Towards a workflow driven design for mHealth devices within temporary eye clinics in low-income settings.

Publication Date: 
Jan 07, 2016

Only a small minority of mobile healthcare technologies that have been successful in pilot studies have subsequently been integrated into healthcare systems. Understanding the reasons behind this discrepancy is crucial if such technologies are to be adopted.

Evaluation of Screening for Retinopathy of Prematurity by ROPtool or a Lay Reader.

Journal Title: 
Publication Date: 
Jan 24, 2016

PURPOSE: To determine if (1) tortuosity assessment by a computer program (ROPtool, developed at the University of North Carolina, Chapel Hill, and Duke University, and licensed by FocusROP) that traces retinal blood vessels and (2) assessment by a lay reader are comparable with assessment by a pa

Decision support systems and applications in ophthalmology: literature and commercial review focused on mobile apps.

Journal Title: 
Publication Date: 
Dec 04, 2014

The growing importance that mobile devices have in daily life has also reached health care and medicine. This is making the paradigm of health care change and the concept of mHealth or mobile health more relevant, whose main essence is the apps.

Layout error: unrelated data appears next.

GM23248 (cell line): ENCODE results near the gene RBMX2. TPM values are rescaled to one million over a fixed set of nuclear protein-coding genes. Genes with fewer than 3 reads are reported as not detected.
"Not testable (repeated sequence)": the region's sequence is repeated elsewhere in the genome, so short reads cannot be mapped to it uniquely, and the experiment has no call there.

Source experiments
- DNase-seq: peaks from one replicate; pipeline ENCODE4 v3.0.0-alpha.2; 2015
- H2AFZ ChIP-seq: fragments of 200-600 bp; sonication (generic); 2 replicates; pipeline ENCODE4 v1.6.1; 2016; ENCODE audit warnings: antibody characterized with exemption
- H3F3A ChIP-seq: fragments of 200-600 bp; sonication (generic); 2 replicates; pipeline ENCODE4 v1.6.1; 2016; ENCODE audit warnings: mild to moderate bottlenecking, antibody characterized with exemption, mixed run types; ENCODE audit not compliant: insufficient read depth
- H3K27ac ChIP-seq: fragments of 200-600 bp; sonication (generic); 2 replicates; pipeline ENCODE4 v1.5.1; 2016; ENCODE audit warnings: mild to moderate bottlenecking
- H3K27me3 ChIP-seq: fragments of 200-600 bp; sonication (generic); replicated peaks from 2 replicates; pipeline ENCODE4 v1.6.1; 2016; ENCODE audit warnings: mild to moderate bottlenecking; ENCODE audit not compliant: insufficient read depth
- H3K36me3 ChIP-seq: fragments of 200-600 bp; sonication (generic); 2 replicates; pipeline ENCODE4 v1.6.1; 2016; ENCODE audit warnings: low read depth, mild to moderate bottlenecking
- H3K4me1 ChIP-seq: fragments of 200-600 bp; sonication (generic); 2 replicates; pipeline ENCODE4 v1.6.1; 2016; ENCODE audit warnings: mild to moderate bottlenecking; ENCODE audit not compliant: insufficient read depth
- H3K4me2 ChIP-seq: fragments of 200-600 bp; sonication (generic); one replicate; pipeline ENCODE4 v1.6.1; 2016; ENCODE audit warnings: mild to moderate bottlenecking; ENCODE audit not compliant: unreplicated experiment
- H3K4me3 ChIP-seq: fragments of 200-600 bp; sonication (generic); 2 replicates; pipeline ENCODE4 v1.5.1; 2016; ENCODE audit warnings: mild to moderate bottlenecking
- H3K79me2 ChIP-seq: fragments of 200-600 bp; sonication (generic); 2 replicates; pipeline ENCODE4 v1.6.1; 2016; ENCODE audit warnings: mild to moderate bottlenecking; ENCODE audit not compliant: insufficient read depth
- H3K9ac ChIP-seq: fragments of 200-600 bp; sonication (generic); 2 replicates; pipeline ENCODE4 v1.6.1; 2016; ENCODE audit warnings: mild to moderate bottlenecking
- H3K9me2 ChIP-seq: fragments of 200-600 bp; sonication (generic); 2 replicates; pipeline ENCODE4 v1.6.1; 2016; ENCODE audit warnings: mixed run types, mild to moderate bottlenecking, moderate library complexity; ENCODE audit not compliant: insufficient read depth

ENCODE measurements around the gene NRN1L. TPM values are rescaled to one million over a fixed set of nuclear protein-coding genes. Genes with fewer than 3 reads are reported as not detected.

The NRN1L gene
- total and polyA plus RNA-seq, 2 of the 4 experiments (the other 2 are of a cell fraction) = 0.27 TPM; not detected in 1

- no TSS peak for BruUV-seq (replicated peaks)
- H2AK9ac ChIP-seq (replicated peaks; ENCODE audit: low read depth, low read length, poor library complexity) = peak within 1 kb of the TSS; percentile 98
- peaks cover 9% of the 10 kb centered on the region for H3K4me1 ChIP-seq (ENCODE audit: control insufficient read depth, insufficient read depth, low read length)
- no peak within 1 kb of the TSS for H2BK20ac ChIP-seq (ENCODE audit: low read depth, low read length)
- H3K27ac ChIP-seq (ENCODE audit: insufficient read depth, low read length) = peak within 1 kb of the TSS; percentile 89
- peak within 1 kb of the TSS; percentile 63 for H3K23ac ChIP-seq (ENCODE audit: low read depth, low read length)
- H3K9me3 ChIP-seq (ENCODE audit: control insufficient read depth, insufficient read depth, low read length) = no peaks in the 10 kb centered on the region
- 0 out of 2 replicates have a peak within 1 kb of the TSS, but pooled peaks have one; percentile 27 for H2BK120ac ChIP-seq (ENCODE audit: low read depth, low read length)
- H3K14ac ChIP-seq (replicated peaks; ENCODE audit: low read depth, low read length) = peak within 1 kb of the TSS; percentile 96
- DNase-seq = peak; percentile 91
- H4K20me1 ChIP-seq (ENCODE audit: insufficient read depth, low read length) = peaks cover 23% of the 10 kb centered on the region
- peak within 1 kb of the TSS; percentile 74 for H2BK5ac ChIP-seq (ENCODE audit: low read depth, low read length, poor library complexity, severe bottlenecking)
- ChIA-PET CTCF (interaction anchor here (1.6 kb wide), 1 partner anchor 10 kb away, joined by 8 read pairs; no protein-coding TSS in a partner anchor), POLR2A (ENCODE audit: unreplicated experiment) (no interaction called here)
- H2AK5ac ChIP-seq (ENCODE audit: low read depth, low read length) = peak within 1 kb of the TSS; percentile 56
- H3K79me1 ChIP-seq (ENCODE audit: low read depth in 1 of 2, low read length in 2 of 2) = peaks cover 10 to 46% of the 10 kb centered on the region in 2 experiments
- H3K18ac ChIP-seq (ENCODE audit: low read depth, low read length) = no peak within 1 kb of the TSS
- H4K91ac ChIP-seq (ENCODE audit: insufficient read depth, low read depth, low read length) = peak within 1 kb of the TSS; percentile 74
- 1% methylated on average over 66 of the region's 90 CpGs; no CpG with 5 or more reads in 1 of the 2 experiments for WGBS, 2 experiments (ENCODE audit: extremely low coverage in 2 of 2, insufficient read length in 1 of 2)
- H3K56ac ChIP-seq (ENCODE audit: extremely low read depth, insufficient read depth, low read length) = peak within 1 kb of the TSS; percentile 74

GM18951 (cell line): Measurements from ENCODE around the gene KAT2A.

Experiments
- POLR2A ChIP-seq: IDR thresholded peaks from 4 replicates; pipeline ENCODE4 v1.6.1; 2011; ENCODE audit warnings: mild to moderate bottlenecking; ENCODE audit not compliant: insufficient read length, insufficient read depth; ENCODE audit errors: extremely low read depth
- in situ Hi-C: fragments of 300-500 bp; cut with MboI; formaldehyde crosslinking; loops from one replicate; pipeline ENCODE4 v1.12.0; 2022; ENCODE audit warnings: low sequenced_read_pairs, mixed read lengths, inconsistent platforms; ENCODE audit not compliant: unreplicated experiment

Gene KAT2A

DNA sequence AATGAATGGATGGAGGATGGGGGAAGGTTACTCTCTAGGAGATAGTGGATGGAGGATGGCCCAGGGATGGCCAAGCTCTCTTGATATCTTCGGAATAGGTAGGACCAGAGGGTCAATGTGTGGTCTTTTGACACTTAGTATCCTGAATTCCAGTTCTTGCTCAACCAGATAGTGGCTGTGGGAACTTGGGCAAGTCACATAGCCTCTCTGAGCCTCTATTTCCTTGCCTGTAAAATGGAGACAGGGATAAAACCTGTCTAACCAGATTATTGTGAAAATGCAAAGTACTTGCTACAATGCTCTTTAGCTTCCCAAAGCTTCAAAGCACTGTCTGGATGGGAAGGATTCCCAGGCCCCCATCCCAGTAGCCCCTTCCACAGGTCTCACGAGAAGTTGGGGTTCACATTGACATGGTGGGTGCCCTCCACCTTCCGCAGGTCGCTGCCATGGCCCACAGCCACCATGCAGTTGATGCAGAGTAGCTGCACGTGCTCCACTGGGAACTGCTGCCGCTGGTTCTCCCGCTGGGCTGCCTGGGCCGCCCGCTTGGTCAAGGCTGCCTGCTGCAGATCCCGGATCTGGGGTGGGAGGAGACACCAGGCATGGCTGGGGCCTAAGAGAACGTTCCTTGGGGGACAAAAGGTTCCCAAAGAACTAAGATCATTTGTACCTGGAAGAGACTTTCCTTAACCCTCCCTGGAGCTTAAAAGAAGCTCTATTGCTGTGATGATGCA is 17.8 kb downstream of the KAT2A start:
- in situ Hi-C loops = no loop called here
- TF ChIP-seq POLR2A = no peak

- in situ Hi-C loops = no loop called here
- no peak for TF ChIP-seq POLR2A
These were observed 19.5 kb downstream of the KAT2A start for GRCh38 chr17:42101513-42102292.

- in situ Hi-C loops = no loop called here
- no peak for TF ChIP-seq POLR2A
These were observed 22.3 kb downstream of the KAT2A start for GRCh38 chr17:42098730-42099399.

iPhone applications for eye care professionals: a review of current capabilities and concerns.

Publication Date: 
Apr 01, 2014

PURPOSE: To quantitatively review and categorize the eye care-related iPhone(®) (Apple(®), Cupertino, CA) applications ("apps") currently available, evaluate qualified professional involvement in app development, and suggest future needs in this emerging area of mobile health.

MeSH Terms: 

[Smartphones in ophthalmology].

Publication Date: 
Jun 17, 2013

INTRODUCTION: The increased utilization of medical applications for smartphones provides new opportunities for doctors, including ophthalmologists.

Creation and use of a survey instrument for comparing mobile computing devices.

Publication Date: 
Jun 16, 2006

Both personal digital assistants (PDAs) and tablet computers have emerged to facilitate data collection at the point of care. However, little research has been reported comparing these mobile computing devices in specific care settings.